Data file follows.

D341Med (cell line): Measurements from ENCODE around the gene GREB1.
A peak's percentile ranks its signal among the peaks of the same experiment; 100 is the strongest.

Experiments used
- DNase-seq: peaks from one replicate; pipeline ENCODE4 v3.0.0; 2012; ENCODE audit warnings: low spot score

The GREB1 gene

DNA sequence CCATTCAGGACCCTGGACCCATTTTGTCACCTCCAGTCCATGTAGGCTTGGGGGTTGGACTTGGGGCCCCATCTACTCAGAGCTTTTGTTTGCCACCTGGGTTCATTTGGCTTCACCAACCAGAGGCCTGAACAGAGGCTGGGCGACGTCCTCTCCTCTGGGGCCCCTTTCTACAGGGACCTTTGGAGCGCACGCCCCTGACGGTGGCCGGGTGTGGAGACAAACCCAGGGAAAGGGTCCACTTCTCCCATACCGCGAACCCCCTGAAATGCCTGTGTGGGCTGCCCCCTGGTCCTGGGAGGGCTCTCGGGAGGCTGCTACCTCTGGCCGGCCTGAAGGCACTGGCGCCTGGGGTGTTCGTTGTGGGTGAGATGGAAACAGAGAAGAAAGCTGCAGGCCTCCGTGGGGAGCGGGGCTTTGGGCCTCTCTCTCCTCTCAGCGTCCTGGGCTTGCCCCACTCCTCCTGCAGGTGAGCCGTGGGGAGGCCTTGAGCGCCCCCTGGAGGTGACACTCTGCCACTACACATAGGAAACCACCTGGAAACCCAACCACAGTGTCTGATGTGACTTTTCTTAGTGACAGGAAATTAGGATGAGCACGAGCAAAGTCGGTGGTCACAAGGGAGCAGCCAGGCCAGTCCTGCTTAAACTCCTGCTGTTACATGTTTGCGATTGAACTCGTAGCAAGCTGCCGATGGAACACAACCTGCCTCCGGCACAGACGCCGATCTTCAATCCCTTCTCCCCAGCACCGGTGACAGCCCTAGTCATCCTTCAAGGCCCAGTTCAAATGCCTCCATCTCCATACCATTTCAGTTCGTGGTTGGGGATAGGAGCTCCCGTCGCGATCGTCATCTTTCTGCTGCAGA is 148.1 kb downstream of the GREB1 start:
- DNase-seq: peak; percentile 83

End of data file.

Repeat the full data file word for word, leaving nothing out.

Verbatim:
D341Med (cell line): Measurements from ENCODE around the gene GREB1.
A peak's percentile ranks its signal among the peaks of the same experiment; 100 is the strongest.

Experiments used
- DNase-seq: peaks from one replicate; pipeline ENCODE4 v3.0.0; 2012; ENCODE audit warnings: low spot score

The GREB1 gene

DNA sequence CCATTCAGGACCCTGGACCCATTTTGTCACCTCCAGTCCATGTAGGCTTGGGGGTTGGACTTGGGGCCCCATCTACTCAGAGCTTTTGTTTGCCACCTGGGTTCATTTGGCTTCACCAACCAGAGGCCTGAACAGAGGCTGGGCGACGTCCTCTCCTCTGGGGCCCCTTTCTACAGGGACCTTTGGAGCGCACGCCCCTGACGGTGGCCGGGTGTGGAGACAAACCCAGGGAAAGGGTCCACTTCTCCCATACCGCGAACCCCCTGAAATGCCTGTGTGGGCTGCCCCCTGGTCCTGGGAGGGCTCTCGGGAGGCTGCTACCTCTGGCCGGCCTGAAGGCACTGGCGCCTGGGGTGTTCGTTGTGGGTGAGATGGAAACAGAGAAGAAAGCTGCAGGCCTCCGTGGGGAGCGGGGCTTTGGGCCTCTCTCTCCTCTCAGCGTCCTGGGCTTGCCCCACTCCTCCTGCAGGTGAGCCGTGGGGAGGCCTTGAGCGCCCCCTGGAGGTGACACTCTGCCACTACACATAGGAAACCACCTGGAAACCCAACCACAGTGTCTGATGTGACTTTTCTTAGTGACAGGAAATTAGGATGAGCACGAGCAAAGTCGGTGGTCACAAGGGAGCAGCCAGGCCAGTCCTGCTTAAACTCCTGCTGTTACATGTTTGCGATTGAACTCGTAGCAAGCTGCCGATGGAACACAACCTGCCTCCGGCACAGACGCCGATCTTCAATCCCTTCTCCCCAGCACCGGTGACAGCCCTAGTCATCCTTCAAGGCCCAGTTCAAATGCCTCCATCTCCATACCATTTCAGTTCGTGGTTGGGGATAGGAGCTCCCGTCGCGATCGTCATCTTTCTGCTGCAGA is 148.1 kb downstream of the GREB1 start:
- DNase-seq: peak; percentile 83